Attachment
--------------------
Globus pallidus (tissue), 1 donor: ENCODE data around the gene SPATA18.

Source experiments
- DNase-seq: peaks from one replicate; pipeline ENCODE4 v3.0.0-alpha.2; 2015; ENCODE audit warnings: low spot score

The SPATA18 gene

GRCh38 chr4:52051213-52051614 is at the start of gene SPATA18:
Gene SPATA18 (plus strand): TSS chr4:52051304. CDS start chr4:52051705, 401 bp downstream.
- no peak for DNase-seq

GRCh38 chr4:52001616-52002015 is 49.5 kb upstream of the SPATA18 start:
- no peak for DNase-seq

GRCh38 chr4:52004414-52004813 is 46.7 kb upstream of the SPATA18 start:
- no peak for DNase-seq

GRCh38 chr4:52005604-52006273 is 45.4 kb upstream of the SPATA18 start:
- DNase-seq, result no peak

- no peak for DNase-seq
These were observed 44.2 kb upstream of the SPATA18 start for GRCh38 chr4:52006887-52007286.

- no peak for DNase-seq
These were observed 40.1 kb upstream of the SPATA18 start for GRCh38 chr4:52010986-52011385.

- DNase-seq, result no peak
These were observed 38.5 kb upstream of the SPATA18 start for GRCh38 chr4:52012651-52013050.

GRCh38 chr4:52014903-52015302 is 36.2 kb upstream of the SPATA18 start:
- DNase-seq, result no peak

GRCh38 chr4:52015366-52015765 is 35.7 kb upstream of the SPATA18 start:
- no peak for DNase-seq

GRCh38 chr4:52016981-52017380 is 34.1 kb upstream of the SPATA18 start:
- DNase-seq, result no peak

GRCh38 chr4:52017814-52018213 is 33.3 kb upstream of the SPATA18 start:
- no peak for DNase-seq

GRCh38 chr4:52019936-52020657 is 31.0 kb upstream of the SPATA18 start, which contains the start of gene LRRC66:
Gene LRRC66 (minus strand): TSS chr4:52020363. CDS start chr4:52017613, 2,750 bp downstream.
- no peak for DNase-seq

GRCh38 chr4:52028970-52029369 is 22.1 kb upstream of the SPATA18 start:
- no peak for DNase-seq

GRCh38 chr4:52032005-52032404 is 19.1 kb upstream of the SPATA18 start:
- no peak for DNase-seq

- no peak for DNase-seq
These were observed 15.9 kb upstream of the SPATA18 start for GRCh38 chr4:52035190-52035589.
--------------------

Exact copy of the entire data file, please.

Globus pallidus (tissue), 1 donor: ENCODE data around the gene SPATA18.

Source experiments
- DNase-seq: peaks from one replicate; pipeline ENCODE4 v3.0.0-alpha.2; 2015; ENCODE audit warnings: low spot score

The SPATA18 gene

GRCh38 chr4:52051213-52051614 is at the start of gene SPATA18:
Gene SPATA18 (plus strand): TSS chr4:52051304. CDS start chr4:52051705, 401 bp downstream.
- no peak for DNase-seq

GRCh38 chr4:52001616-52002015 is 49.5 kb upstream of the SPATA18 start:
- no peak for DNase-seq

GRCh38 chr4:52004414-52004813 is 46.7 kb upstream of the SPATA18 start:
- no peak for DNase-seq

GRCh38 chr4:52005604-52006273 is 45.4 kb upstream of the SPATA18 start:
- DNase-seq, result no peak

- no peak for DNase-seq
These were observed 44.2 kb upstream of the SPATA18 start for GRCh38 chr4:52006887-52007286.

- no peak for DNase-seq
These were observed 40.1 kb upstream of the SPATA18 start for GRCh38 chr4:52010986-52011385.

- DNase-seq, result no peak
These were observed 38.5 kb upstream of the SPATA18 start for GRCh38 chr4:52012651-52013050.

GRCh38 chr4:52014903-52015302 is 36.2 kb upstream of the SPATA18 start:
- DNase-seq, result no peak

GRCh38 chr4:52015366-52015765 is 35.7 kb upstream of the SPATA18 start:
- no peak for DNase-seq

GRCh38 chr4:52016981-52017380 is 34.1 kb upstream of the SPATA18 start:
- DNase-seq, result no peak

GRCh38 chr4:52017814-52018213 is 33.3 kb upstream of the SPATA18 start:
- no peak for DNase-seq

GRCh38 chr4:52019936-52020657 is 31.0 kb upstream of the SPATA18 start, which contains the start of gene LRRC66:
Gene LRRC66 (minus strand): TSS chr4:52020363. CDS start chr4:52017613, 2,750 bp downstream.
- no peak for DNase-seq

GRCh38 chr4:52028970-52029369 is 22.1 kb upstream of the SPATA18 start:
- no peak for DNase-seq

GRCh38 chr4:52032005-52032404 is 19.1 kb upstream of the SPATA18 start:
- no peak for DNase-seq

- no peak for DNase-seq
These were observed 15.9 kb upstream of the SPATA18 start for GRCh38 chr4:52035190-52035589.